Barrios has plenty of company.

ICE has begun to ramp up the number of immigrants who are being placed in removal proceedings.

According to federal data, federal agencies arrested 21,362 immigrants from January through mid-March, compared with 16,104 during the same period last year.

Arrests of immigrants with no criminal records more than doubled, to 5,441 in that period. The statistics were first provided to the Washington Post.

“This is the Trump era. Progress is being made daily, and it will continue,” said Attorney General Jeff Sessions, who has begun to reorganize the Justice Department to prosecute more immigration cases.

Blumenthal said immigrants who have lived in this country for a substantial period of time and “played by the rules” should not be priorities for deportations. For years, congressional Democrats, and some Republicans, have tried to pass legislation that would provide a way for these immigrants to obtain legal status, perhaps by paying fines and back taxes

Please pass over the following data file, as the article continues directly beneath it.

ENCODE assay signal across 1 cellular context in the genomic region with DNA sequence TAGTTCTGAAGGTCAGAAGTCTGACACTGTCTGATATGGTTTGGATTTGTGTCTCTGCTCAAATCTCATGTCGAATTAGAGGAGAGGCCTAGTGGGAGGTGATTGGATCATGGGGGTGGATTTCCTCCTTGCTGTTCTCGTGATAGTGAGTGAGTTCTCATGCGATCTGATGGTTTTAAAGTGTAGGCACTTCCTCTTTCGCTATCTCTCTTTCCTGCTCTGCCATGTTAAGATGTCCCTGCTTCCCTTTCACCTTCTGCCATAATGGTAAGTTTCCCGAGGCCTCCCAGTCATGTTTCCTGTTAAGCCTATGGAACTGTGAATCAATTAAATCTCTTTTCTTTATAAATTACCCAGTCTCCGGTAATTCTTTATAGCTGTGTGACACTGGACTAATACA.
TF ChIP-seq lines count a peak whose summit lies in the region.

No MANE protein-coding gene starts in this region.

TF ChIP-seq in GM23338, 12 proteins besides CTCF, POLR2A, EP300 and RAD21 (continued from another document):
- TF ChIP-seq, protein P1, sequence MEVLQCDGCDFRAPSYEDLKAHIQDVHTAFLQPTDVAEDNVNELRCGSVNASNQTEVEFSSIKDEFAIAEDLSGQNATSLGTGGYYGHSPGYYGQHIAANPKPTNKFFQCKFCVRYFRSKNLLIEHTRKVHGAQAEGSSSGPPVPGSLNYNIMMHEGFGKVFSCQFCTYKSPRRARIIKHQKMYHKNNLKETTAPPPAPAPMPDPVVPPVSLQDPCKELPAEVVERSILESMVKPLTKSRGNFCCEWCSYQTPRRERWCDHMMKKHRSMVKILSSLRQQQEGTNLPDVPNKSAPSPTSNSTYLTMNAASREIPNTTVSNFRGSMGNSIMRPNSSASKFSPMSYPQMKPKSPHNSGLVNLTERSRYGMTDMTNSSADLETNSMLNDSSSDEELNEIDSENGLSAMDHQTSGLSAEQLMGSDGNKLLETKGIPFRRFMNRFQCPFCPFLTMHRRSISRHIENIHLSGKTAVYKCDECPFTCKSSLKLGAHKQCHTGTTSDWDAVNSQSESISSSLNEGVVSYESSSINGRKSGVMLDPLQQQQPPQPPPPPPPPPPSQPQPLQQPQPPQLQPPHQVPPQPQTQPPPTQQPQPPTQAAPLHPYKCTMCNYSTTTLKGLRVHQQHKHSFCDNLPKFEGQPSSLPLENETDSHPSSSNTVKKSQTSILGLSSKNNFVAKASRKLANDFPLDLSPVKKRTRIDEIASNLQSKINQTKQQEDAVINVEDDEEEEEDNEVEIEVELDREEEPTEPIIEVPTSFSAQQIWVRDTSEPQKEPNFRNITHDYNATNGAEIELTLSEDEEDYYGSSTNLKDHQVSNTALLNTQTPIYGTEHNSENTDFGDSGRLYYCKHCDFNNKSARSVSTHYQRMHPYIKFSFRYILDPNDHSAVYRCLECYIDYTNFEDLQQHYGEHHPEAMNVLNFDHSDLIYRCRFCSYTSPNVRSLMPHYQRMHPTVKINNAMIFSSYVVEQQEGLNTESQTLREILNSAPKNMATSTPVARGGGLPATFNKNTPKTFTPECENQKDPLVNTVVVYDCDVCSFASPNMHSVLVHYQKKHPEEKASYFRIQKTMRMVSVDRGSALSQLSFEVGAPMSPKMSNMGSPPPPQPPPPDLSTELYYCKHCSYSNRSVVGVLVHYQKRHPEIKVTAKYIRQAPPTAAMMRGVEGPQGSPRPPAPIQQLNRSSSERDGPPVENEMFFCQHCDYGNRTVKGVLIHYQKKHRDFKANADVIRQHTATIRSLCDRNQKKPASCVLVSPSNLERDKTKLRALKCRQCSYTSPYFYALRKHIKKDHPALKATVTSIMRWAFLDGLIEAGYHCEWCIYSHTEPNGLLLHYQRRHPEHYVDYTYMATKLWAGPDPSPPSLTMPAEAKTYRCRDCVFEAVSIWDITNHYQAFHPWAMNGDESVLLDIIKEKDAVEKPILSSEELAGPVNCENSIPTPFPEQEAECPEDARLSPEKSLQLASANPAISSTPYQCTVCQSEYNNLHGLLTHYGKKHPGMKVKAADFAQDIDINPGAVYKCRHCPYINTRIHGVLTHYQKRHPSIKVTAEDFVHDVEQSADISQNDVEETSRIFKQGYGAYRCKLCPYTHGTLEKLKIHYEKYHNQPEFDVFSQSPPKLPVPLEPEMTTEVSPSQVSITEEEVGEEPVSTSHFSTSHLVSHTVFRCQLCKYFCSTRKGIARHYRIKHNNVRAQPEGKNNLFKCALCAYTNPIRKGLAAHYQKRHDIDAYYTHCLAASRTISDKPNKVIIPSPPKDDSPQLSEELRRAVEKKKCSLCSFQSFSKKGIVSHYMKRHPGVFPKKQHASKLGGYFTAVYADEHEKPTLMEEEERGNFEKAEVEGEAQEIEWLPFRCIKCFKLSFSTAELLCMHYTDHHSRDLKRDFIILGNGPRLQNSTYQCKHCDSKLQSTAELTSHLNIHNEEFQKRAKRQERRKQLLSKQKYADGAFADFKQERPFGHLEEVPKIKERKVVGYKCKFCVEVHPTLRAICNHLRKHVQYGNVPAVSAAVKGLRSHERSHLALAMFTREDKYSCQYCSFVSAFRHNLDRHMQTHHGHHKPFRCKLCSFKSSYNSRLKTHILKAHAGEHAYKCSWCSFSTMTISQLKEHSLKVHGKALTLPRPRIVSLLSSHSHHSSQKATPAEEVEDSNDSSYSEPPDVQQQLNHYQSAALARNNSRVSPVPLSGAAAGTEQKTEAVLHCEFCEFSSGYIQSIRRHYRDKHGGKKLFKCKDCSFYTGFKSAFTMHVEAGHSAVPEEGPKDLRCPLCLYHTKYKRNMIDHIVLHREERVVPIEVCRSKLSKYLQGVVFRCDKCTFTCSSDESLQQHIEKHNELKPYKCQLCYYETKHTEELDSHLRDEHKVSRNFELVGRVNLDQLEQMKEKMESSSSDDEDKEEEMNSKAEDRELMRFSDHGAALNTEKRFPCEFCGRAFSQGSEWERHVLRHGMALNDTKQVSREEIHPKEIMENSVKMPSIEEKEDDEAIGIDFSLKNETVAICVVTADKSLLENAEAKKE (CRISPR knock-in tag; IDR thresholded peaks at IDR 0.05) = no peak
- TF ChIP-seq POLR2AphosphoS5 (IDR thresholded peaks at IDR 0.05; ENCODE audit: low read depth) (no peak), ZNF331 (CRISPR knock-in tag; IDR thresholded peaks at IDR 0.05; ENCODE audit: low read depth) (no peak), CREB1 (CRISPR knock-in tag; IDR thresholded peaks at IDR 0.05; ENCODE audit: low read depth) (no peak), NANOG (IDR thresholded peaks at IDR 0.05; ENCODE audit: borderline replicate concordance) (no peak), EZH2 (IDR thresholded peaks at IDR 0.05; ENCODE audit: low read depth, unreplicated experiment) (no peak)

But now chances that Congress will approve a comprehensive immigration bill that would legalize the status of some 11 million immigrants in this country illegally appear dim.

“Now the policy is to eliminate the exemption for people who do not have criminal records,” Blumenthal said. “Anybody that has an order for removal will be deported. That was not the policy previously.”

But immigration lawyers are pushing back.

According to TRAC, Syracuse University’s Transactional Records Access Clearinghouse, the latest available case-by-case records from the federal courts show that between Jan. 20, the day President Trump was inaugurated, and the end of March, 763 new civil immigration lawsuits were filed in disputes involving immigration matters like Barrios’.

“Under President Trump, monthly filings in March were up 40.5 percent when compared with those of the same period in the previous year,” TRAC said.